1/2 tsp dried oregano crushed
salt and pepper to taste

Pre-heat oven to 350 degrees

1. mix together the ingredients for the spread and let sit in the refrigerator for 10 or 15 minutes

2. place tin foil on a cookie sheet or half sheet pan and lightly spread with olive oil

3. sprinkle salt and pepper on the foil and place Opah fillets on foil place them together on pan as if making one big fillet then salt and pepper the fillets

4. take spread and cover fillets generously

5. take seasoned Panko or regular seasoned breadcrumbs and cover the fillets, pat then add more if needed, there should be no spread showing.

6. place in oven and bake for 15-20 minutes (depending on thickness of fillets) check for doneness by touch (should be slightly firm but with some give) or with a fork in the middle fillet cover hole with crust. If crust is browning too quickly cover with foil. If not quite done, place back in oven and check again in about five minutes… if crust needs additional browning broil quickly for no more than two minutes—taking care that crust does not burn!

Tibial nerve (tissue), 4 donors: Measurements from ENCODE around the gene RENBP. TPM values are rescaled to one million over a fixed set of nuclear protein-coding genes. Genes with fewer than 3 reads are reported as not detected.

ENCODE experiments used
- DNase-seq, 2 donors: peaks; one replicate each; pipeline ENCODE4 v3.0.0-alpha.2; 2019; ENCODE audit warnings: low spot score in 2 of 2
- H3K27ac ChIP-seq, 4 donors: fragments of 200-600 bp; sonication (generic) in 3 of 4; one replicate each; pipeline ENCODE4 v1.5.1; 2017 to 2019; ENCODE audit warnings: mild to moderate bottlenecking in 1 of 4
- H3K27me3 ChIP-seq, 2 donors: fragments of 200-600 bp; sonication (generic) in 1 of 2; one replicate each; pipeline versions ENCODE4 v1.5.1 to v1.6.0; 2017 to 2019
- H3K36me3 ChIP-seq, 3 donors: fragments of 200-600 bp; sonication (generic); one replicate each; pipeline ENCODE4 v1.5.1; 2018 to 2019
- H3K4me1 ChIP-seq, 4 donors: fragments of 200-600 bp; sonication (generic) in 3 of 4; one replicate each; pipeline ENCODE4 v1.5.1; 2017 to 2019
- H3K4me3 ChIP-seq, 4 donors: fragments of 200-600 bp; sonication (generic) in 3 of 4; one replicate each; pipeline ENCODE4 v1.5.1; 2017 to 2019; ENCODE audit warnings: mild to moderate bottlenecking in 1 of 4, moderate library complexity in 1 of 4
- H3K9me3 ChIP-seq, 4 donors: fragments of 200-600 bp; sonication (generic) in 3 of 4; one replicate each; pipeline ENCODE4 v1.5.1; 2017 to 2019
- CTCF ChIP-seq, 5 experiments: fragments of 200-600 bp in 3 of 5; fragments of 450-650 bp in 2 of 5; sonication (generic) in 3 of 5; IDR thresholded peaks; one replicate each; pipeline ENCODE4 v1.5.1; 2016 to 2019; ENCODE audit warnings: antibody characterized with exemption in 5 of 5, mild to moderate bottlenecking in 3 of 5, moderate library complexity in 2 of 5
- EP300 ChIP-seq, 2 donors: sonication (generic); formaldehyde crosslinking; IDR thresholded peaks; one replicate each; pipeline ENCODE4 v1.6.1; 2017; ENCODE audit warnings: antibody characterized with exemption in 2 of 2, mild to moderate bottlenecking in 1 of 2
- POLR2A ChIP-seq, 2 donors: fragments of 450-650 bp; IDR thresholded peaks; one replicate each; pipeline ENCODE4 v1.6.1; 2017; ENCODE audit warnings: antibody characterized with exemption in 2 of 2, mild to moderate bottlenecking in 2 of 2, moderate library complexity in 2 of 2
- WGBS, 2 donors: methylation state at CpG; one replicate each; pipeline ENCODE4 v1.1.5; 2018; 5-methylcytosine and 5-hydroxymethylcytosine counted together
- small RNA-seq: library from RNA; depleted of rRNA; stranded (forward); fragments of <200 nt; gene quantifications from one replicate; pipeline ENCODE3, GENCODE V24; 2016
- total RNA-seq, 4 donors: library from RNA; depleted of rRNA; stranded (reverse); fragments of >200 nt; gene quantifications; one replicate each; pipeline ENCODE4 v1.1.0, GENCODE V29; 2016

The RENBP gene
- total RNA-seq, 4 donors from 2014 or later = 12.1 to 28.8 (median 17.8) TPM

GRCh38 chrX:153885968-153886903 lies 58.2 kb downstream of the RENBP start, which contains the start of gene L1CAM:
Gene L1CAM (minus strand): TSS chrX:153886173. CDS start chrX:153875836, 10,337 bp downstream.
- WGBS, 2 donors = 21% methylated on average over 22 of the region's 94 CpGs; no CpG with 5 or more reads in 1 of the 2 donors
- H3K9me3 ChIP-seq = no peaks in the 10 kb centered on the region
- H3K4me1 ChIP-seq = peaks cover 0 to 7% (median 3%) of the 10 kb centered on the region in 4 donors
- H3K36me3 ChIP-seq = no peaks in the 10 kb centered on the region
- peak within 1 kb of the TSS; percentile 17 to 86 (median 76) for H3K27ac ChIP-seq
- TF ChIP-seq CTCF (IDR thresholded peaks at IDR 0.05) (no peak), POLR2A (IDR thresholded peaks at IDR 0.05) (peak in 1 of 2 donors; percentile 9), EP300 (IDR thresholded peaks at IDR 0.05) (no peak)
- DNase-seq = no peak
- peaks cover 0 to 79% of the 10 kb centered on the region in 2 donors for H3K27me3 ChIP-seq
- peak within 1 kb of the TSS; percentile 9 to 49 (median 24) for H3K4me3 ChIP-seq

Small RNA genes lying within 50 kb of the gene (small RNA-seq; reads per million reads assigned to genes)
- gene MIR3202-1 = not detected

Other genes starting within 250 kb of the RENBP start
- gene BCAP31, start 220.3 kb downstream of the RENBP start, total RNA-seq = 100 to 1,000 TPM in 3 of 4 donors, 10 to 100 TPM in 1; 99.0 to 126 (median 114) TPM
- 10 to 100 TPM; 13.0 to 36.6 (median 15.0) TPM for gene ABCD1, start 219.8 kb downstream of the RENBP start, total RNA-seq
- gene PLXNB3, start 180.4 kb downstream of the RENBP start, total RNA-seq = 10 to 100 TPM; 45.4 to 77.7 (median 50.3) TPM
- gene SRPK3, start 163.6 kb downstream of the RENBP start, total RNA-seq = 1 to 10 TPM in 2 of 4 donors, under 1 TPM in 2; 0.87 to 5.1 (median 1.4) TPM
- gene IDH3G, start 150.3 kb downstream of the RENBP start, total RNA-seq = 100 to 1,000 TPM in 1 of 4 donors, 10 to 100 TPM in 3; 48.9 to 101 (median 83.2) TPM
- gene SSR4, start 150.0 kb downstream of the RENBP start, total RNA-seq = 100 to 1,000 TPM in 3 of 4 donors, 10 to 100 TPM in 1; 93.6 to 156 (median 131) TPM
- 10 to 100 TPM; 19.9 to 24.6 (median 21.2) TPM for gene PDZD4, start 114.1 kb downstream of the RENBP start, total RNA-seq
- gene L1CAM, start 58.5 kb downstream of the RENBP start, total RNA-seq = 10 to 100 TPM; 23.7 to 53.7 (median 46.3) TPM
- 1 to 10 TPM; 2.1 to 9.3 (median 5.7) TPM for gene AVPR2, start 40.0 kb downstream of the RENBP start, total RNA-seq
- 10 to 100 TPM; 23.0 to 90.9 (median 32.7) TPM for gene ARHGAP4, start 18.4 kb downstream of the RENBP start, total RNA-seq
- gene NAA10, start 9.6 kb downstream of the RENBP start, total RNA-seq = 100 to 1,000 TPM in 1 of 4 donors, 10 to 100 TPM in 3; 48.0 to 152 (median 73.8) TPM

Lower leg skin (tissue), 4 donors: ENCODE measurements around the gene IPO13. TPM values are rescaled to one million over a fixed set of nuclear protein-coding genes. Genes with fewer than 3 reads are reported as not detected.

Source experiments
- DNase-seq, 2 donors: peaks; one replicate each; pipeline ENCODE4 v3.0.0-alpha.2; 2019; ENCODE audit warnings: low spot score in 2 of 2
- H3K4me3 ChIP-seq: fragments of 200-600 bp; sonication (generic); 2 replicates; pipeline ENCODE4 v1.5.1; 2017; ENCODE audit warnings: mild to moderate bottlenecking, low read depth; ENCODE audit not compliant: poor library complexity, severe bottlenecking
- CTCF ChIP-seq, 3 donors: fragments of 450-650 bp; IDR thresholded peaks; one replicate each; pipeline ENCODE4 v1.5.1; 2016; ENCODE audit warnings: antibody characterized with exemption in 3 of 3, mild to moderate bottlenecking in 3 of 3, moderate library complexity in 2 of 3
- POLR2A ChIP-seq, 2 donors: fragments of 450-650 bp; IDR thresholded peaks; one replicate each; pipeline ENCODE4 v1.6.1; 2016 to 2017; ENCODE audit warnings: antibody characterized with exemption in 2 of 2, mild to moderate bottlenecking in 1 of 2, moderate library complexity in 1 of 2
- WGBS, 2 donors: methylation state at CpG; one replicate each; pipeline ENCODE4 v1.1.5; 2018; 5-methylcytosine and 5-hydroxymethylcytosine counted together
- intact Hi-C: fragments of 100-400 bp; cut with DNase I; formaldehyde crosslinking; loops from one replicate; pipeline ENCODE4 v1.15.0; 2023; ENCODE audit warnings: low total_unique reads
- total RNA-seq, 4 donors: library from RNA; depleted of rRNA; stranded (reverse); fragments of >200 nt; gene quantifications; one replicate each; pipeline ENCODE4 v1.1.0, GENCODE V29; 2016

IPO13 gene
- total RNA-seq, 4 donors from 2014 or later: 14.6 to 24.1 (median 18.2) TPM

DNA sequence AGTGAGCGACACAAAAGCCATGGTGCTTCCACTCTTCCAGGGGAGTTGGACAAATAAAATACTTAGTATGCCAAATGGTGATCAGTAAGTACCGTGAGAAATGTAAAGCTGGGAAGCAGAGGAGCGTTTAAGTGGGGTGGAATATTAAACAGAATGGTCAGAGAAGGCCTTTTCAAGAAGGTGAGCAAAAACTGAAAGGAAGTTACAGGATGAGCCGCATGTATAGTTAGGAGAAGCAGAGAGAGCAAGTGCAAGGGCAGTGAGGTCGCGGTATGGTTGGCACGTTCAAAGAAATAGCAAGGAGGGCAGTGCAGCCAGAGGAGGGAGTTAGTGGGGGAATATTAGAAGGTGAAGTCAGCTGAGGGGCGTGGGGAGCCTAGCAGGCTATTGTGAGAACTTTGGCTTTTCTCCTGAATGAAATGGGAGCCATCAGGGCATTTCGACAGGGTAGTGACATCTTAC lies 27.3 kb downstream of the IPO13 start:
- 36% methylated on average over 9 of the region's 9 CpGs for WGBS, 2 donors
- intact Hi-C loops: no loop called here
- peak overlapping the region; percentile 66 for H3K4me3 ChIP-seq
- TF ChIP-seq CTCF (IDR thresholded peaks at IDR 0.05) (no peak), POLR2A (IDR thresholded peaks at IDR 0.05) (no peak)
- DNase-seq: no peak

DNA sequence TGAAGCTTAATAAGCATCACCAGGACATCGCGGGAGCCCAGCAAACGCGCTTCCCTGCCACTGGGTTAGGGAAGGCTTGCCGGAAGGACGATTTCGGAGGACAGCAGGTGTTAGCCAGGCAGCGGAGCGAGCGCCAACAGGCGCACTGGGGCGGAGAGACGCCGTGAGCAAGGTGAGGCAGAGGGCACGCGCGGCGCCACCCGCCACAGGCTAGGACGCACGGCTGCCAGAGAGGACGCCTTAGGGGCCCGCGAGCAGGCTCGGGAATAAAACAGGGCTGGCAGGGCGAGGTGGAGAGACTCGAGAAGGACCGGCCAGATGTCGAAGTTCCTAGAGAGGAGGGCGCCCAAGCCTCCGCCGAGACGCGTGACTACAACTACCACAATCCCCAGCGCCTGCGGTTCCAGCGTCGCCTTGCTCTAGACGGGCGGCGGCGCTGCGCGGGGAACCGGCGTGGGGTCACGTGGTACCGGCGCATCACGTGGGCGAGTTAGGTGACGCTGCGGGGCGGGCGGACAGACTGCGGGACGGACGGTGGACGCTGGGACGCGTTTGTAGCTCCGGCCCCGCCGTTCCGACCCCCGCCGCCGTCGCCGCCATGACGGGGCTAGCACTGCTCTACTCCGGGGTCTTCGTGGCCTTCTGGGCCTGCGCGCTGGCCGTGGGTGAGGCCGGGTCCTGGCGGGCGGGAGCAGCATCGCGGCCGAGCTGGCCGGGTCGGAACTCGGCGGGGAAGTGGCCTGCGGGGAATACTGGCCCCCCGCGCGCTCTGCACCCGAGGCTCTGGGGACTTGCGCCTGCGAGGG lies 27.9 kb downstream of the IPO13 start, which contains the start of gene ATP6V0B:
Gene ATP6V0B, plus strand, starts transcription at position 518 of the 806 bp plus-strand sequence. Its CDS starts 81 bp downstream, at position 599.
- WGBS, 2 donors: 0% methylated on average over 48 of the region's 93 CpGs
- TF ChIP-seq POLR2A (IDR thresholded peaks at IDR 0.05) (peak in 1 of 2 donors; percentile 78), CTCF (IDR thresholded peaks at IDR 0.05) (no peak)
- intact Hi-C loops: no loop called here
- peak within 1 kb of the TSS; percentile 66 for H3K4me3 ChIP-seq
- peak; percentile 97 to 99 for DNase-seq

1. I eat lamb, so why does eating goat seem so weird to me. The recipe looks amazing. I love, love, love cumin. Love.

  2. You can bitch, you can rant, having the time of your life See that girl, watch that scene, diggin' the drama queen

  3. I think you labeled the drama queen correctly. That dog is always laying there looking like she is going to starve to death if she doesn't get something to eat soon. With a big sigh she flops down in the middle of the kitchen and starts up with the guilt trip. Good thing she is too dumb to figure out the the food appears on the floor because there is a lot of it up on the counter. So she sits and sighs and waits. THAT is a dram queen all right.

  4. Drama? You should try watching some Korean drama videos.

    I bought Vij's cookbook per our recommendation and I have yet to make anything from it. I have a whole stack of cookbooks that are bookmarked....unused...yet I still buy new books.

    Hope you are well...